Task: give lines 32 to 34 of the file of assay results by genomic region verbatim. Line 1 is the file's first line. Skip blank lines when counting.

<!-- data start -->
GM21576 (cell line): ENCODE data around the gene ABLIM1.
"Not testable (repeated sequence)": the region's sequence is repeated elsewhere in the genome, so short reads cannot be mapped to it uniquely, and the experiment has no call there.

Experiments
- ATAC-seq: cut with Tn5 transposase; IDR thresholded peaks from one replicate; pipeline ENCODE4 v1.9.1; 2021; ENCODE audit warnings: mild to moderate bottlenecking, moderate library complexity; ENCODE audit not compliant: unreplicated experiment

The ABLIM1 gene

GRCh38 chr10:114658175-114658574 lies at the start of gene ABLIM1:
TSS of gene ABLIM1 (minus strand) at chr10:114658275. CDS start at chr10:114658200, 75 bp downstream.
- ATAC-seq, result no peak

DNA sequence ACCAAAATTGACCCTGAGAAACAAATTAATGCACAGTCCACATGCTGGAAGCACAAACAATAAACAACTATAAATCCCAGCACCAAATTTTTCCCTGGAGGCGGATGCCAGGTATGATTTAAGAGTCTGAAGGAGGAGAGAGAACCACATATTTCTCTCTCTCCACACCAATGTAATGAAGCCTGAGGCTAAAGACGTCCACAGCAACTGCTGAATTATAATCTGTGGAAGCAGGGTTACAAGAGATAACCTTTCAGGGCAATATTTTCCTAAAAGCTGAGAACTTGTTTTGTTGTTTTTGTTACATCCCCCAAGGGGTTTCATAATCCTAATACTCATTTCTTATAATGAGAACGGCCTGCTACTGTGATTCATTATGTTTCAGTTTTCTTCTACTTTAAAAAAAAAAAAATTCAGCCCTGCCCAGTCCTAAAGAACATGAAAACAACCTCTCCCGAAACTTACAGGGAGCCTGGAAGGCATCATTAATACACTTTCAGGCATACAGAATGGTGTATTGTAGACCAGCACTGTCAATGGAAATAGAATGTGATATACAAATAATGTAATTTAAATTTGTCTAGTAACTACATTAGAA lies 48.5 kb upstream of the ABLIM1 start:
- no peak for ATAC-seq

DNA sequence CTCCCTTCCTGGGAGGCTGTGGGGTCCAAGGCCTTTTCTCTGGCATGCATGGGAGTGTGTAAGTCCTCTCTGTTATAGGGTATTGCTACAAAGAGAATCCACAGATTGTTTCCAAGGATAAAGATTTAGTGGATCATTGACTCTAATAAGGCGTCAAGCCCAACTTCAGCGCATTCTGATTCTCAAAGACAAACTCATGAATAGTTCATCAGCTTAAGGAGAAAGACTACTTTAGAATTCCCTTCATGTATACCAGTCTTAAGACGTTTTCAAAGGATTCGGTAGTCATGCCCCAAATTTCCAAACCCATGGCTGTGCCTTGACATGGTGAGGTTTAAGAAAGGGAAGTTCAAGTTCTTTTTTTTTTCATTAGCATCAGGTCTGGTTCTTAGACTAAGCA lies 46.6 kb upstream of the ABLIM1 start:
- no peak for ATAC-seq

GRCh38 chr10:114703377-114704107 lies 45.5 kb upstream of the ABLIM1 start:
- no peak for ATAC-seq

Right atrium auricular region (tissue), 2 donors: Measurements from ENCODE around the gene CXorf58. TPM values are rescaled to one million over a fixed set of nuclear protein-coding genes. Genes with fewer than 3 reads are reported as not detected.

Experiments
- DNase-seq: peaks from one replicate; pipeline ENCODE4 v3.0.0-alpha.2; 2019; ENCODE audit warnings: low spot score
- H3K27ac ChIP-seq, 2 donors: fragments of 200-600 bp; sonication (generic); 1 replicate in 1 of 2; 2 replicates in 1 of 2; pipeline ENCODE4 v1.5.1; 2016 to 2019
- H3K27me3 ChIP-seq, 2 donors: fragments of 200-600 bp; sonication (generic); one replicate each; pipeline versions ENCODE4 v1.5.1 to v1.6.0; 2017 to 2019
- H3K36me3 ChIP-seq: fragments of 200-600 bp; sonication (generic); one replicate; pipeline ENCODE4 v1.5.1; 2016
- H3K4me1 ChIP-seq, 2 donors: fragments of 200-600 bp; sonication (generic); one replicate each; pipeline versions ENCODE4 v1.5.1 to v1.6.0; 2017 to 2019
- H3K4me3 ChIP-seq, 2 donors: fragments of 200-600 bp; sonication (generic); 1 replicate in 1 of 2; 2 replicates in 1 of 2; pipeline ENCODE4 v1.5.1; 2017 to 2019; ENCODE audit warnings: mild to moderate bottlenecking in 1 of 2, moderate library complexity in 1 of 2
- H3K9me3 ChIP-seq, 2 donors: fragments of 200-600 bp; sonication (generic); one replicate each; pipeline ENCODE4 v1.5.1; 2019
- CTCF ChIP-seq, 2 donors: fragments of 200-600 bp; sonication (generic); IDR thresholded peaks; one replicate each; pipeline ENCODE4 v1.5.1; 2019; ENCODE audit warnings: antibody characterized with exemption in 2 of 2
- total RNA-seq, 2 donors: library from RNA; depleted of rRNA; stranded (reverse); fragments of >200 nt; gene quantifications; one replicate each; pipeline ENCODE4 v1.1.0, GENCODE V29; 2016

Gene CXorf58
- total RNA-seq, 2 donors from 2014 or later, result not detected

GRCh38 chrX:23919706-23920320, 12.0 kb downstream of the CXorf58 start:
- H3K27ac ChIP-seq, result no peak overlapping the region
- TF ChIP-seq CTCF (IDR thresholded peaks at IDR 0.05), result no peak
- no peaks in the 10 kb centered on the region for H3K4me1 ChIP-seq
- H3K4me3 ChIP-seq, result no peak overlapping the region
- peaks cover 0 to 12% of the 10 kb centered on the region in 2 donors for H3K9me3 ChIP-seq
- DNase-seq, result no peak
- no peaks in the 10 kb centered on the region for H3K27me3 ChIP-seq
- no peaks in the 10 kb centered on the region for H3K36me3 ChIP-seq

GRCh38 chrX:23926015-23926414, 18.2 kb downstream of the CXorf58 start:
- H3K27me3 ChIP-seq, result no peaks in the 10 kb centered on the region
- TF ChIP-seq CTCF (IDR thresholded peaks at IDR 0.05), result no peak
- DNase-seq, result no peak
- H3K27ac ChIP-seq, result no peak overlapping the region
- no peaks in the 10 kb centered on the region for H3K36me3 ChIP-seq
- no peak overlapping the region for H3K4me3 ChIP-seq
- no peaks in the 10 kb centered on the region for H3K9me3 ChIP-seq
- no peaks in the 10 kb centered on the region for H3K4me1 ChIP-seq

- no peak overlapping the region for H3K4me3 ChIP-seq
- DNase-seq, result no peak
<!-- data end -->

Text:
- H3K4me3 ChIP-seq, result no peak overlapping the region
- peaks cover 0 to 12% of the 10 kb centered on the region in 2 donors for H3K9me3 ChIP-seq
- DNase-seq, result no peak